Even the most foolhardy of gamblers would be reluctant to bet on the reliability of the North American power network during the next few months of high summer.

A hot spell in the Southwestern US is taxing generators to the limits and the Californian ISO is struggling in the face of power alerts. The situation has become so strained that the ISO has voted to approve a plan by Pacific Gas & Electric to purchase a barge-mounted power plant, located in the San Francisco Bay area, scene of a recent power outage.

The oil-fired unit would be used to supplement the grid during periods peak demand and is expected to cost in the region of $11.3 million. Operations are expected to begin by August this year and the facility will supply 95 – 100 MWe of additional capacity, hopefully enough to prevent repeat outages that have cost companies in Silicon Valley millions of dollars in lost revenues.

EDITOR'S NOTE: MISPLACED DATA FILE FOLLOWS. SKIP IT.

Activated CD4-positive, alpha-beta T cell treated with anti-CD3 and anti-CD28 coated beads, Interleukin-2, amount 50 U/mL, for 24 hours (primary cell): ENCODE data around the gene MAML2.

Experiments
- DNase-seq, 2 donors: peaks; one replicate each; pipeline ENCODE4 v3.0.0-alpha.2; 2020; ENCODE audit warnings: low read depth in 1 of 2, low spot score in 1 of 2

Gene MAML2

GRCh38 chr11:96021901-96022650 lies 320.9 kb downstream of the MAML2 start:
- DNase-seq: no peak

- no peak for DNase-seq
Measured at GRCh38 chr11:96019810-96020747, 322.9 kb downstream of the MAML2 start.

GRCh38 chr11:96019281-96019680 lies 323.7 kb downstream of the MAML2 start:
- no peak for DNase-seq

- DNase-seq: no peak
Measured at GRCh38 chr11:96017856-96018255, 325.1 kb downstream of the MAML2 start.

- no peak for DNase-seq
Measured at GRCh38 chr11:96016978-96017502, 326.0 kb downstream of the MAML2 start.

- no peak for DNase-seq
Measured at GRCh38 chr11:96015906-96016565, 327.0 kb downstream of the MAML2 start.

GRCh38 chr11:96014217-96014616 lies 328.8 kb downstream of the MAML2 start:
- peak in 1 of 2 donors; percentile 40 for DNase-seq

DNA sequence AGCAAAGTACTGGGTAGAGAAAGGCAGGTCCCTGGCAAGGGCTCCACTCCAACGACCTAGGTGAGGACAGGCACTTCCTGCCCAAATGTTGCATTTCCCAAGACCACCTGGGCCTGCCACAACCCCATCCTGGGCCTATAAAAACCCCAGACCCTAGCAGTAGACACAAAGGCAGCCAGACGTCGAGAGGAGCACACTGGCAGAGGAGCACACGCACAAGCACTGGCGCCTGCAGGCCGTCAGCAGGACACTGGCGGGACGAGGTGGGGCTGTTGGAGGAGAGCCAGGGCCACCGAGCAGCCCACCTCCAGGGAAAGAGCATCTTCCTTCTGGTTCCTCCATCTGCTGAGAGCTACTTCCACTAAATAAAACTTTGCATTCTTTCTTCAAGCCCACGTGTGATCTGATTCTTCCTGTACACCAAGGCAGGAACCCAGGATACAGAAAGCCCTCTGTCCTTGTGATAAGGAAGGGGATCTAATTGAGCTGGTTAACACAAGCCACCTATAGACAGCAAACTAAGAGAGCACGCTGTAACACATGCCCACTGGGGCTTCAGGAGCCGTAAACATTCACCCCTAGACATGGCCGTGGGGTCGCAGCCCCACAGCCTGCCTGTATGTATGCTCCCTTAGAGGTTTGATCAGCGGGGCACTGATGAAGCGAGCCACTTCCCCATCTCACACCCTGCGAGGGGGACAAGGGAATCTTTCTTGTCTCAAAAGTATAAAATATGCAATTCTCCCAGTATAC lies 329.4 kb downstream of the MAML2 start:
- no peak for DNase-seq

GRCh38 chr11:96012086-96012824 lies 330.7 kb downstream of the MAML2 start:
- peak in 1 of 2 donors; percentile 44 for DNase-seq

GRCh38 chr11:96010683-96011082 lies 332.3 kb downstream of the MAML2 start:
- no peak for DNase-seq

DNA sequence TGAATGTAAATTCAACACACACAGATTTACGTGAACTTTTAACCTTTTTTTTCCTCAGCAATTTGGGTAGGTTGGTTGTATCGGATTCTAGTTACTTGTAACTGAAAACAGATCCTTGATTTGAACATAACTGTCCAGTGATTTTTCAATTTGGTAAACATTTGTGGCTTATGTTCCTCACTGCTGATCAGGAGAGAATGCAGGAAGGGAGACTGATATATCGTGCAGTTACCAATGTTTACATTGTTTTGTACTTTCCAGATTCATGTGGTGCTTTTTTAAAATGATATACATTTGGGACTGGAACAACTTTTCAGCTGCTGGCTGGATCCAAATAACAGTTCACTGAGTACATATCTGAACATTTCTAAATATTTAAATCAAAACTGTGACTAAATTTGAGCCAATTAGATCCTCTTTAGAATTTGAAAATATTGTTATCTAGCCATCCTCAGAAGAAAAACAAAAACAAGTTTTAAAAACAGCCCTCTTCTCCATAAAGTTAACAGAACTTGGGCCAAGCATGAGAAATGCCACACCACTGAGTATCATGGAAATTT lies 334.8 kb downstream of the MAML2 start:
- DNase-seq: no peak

Secretary of energy, Bill Richardson, has offered repeated warnings that reliability may be affected and announced specific concerns over California and the Pacific Northwest during peak periods.

Power from the Pacific Northwest has often been imported into California during peak periods, but the extensive heatwave has left the Bonneville Power Administration short of power. Similar imports from Arizona and Nevada have also been restricted due to the intense heat.